• Tue, Jun 25 2013

Shelved Dolls: Pamela Harriman – The Last Courtesan

pamela harriman

Sometimes I’ll be sitting eating an ice cream cone or Spaghetti-Os, and I will think, “It’s sad there are no real modern day courtesans.” There just aren’t. Partly because there are very few real monarchies, so you can’t sashay out and seduce a string of noblemen and then the King of Bavaria as easily as you could when there were nothing but aristocrats running around Europe.

Beyond that, the sexual revolution did in courtesans. Premarital sex doesn’t make you part of demimonde society now, because nearly everyone does it. I think that freedom is good for at least 99% of the female population. But back in the time of the real courtesan there was that 1% who somehow parlayed seducing powerful men into a lifetime of carriages, diamonds and castles.

Who finds a wealthy lover and protector today using her sexual wiles? Courtney Stodden may seem to have no real talent outside of her seduction prowess, but she didn’t get a castle out of that skill. Kim Kardashian? I just like courtesans to have more style. The last woman that I think of as a true courtesan was Pamela Harriman.

Vanity Fair wrote:

Her men were all said to have been dazzled not only by her champagne voice but also by her desire to take care of them, her managerial skills, her flawless dinner parties, her superbly run houses. “Even the towels felt as if they were woven with silk threads,” a friend said. “Pamela understood that if you wanted to attract powerful men—the best men, in her view—you had to know everything.” If some of her men viewed her as frivolous, Mrs. Harriman knew better, even then. “I was always very serious,” she says now. “We used to say about Pamela that if you put a blindfold on her in a crowded room, she could smell out the powerful man,” a close friend since the forties said, with admiration in her voice.

 

Like a bloodhound! But with better towels.

She definitely found the most powerful men, including Edward R. Murrow, Élie de Rothschild, Jock Whitney, Gianni Agnelli, and Aly Khan. She also married Winston Churchill’s son, Randolph, producer Leland Hayward and Averell Harriman.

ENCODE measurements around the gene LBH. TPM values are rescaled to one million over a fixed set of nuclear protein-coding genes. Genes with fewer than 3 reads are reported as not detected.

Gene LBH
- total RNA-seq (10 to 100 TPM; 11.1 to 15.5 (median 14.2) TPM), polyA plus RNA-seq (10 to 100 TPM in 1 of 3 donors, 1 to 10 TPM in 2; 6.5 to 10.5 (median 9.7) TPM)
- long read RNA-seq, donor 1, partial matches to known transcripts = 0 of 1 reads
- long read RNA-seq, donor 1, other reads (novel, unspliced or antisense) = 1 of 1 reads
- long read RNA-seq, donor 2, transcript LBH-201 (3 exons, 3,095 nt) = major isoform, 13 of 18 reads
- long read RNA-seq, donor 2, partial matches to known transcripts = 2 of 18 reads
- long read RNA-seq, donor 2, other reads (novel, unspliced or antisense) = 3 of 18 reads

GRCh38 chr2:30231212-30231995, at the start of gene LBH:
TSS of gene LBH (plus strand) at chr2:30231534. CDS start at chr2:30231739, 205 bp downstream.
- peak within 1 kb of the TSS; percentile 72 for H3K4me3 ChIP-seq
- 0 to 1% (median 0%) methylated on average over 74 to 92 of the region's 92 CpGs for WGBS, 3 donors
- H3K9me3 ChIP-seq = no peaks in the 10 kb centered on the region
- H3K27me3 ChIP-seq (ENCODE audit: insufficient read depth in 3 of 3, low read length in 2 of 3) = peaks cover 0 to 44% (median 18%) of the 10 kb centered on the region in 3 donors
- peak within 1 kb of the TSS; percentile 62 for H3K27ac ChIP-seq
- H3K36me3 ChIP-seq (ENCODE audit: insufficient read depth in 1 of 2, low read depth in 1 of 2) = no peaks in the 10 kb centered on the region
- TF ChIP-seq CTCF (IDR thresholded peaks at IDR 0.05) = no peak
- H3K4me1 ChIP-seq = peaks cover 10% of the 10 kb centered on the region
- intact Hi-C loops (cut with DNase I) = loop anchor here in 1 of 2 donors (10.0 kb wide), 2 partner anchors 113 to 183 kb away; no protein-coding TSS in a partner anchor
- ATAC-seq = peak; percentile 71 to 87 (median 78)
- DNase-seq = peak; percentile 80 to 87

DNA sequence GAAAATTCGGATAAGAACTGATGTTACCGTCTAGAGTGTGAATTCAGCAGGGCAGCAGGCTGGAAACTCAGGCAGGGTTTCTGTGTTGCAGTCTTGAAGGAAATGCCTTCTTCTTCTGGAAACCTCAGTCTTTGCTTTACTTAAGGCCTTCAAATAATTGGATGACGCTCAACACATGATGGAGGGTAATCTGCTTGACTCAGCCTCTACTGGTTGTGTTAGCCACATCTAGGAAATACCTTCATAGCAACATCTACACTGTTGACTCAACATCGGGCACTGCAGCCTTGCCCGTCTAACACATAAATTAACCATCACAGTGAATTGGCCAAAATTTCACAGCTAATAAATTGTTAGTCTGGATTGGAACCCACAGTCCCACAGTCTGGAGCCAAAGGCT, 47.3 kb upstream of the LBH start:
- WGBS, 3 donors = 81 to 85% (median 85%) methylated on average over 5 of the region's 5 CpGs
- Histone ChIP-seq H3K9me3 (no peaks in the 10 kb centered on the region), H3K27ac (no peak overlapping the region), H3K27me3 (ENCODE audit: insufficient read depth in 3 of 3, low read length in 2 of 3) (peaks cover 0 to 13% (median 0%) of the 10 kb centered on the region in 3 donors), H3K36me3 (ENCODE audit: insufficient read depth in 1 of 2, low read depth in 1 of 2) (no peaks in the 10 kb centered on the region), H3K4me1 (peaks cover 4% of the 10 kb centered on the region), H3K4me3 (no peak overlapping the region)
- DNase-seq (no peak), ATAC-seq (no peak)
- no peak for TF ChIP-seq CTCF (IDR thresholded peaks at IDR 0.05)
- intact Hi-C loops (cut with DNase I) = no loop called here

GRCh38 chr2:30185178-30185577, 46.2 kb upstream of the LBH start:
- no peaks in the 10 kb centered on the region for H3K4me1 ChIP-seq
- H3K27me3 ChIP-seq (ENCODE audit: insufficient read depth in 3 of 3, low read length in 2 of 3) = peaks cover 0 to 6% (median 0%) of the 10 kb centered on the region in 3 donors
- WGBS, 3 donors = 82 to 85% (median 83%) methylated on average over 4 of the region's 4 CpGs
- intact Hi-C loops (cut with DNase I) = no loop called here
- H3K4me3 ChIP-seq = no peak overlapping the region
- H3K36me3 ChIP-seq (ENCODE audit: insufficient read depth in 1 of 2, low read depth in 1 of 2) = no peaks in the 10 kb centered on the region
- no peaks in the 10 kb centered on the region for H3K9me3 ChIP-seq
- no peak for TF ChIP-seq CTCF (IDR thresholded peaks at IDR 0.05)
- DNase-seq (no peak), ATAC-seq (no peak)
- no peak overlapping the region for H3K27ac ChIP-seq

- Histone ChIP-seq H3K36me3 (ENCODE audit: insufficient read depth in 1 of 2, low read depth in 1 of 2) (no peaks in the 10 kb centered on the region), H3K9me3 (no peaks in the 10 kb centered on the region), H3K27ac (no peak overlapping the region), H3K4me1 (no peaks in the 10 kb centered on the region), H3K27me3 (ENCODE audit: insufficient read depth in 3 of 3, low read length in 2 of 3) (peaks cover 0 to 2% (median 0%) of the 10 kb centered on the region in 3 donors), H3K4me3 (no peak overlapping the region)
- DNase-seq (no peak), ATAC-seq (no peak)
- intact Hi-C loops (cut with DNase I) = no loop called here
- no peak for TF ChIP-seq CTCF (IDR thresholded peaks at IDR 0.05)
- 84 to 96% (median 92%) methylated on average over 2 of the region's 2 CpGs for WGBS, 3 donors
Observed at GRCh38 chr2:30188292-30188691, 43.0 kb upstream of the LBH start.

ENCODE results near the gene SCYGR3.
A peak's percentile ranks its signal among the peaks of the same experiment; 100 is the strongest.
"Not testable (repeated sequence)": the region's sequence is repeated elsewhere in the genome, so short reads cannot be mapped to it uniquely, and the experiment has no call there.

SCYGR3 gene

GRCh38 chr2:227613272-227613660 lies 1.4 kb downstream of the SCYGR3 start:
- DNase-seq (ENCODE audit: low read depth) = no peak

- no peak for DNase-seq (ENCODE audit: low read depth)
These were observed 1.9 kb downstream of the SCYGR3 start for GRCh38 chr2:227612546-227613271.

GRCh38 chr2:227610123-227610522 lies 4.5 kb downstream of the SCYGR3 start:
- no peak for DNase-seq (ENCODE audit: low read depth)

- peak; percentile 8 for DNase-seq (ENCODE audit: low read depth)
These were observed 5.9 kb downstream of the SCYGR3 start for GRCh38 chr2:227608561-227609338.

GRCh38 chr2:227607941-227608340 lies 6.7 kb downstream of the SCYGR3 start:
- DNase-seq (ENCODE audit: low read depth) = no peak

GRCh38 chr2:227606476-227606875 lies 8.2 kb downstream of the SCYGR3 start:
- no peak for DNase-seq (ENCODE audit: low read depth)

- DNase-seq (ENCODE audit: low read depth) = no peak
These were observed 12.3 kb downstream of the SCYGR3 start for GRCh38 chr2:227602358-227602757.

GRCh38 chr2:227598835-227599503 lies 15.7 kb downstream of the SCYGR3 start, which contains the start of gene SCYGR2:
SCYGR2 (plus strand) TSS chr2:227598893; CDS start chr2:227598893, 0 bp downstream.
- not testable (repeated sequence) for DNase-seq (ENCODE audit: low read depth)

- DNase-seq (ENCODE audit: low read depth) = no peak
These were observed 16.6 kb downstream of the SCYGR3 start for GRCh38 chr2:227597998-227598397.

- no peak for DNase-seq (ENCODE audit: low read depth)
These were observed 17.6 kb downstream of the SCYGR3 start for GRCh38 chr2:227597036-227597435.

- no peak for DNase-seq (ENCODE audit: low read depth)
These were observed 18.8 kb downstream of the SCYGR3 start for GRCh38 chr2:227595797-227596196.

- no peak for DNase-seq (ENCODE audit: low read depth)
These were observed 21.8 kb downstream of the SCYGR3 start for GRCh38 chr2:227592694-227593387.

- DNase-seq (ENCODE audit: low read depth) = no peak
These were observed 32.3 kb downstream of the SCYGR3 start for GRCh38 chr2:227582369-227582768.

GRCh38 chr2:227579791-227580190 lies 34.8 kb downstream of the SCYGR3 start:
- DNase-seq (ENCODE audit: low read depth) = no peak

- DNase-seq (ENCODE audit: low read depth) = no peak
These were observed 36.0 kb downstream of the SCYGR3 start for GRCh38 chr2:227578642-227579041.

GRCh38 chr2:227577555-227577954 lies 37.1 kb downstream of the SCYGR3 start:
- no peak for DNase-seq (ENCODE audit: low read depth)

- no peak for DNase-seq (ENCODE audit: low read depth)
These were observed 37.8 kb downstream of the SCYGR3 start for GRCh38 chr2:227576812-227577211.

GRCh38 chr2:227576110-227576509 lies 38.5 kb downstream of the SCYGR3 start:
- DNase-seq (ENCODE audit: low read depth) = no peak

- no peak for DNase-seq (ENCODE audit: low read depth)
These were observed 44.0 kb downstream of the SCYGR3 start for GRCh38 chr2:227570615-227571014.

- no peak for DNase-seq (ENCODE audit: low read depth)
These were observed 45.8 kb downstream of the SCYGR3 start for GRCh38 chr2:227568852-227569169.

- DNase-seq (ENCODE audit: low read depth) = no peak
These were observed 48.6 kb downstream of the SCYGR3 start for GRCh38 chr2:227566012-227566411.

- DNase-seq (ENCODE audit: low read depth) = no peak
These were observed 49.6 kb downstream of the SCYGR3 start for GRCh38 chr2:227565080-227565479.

So, everybody good. How did she accomplish this? Supposedly by following the advice in Ovid’s Amores.

Which is pretty much my favorite “how to seduce men” technique, ever.

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  • Veronica

    That’s not Ava Gardner. That’s Rita Hayworth.

    • Krusticle

      I was about to make the same correction, Veronica. Aly Khan and Rita produced the Princess Yasmin Aga Khan, who is a champion of Alzheimer causes in memory of Rita. Ava Gardner married Mickey Rooney! (Okay, she also Frank Sinatra.)

  • gm

    Jennifer, I love these pieces, but it’s very naive of you to think there are no 21st century parallels to Pamela Harriman or her predecessors.

  • MR

    The Rothchilds. Yeah, I’m curious about your Canadian connection. :)

  • Honest Man

    “Who finds a wealthy lover and protector today using her sexual wiles?” ROFL! Have you never heard of a ‘trophy wife’? How many very wealthy men (esp. politicians) have either much younger wives or paramours. Fret not about the sexual revolution; the oldest profession is unscathed.

  • Ellen W.

    Howard’s stepdaughter has a great writing voice. I’d love to read more.

  • http://www.rhiacharlescourtesan.com/ Mature Courtesan

    Fabulous story!

  • Frances

    ‘Babe was on Team Slim’ – I love that sentence. I love that those were actual names, people in these kind of stories always have the most fabulous names that we can’t pull off nowadays!